The second example is from my son when he was also about 5. One evening he was pretending to be a detective. He had a small notebook and was interrogating his grandma, his father, and me and making notes on our responses to questions about a pretend crime. By his grandma’s name he had written an “R”; by mine, an “LW” and by his father’s, a “VW.” When asked what his abbreviations meant, he said, “I felt that Grandma was acting Regular; Mom was acting a Little Weird and Daddy was acting Very Weird.” And so was born a secret code for categorizing people we meet as Regular, a Little Weird, and Very Weird. You can nudge your spouse and whisper “LW” and no one is the wiser. Feel free to use it.

By the way, the older I get, the more convinced I become that there ARE no “Regulars.” Virtually every one of us is a Little Weird. And that’s OK.

When I shared Marilyn’s quote that “if you can make a woman laugh, you can make her do anything,” Mr. AG brightened. “Can you make her cook and clean?” Evidently.

I remember reading (another) great column by Dave Barry wherein he questioned the evidence that women prize a “sense of humor” as they are constantly asserting on dating sites. I am paraphrasing from memory now, but he wondered aloud where all these alleged humor-loving females were when he was in high school because it seemed to him that what they prized then was “hotness” in the form of athletic ability or a cool car. He had wit up the wazoo and yet apparently was not considered a good catch back then. (He has done very well since.)

I am very blessed with funny friends besides my best friend, Mr. AG. My walking partner, The Paranoid Texan, could have been a standup. There’s Barb and her two hilarious sons, Bonnie, Heather, Angela — all are people who can make me shriek with laughter to the distress of passersby or other restaurant patrons. And, of course, our immense stock of witty commenters routinely cracks me up.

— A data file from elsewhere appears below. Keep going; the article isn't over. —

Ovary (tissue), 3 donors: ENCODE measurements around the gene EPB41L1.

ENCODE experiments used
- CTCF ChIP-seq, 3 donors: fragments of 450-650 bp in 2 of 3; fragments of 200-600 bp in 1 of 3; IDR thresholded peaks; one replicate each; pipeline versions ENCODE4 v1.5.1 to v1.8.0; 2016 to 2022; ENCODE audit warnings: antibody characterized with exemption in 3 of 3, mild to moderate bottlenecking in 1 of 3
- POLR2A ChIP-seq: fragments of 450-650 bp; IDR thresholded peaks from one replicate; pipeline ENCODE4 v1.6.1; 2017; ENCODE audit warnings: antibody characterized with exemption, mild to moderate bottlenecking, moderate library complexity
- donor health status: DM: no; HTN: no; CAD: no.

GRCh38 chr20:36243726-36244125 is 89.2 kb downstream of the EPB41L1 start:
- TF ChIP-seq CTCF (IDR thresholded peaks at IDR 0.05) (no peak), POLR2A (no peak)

Highbrow wit is all well and good and Mr. AG can be very droll and witty. But do not discount just plain silliness as a day-maker. The other day Mr. AG insinuated that I did not know how to “gallop” properly or shoot with my finger the way kids played cowboy in the halcyon days of the ’50s when biting your bologna into the shape of a gun and going “bang” at your cafeteria-mate would not get you indefinitely suspended from school.

Mr. AG’s completely unfounded and almost-certainly sexist accusation quickly resulted in a challenge and mad galloping around the house, slapping our thighs and making horse sounds, hiding around corners and aiming with our fingers. A stranger coming upon the sight would have called some sort of Agency charged with carting off the senile and denying us the right to own weapons. But we had a lot of fun in the brief time before I pulled a thigh muscle. I certainly don’t remember that being a problem galloping around the “‘hood.” Memo to self: galloping now out; maybe a slow trot, or calm canter, so as not to irritate my “shut-up” thigh.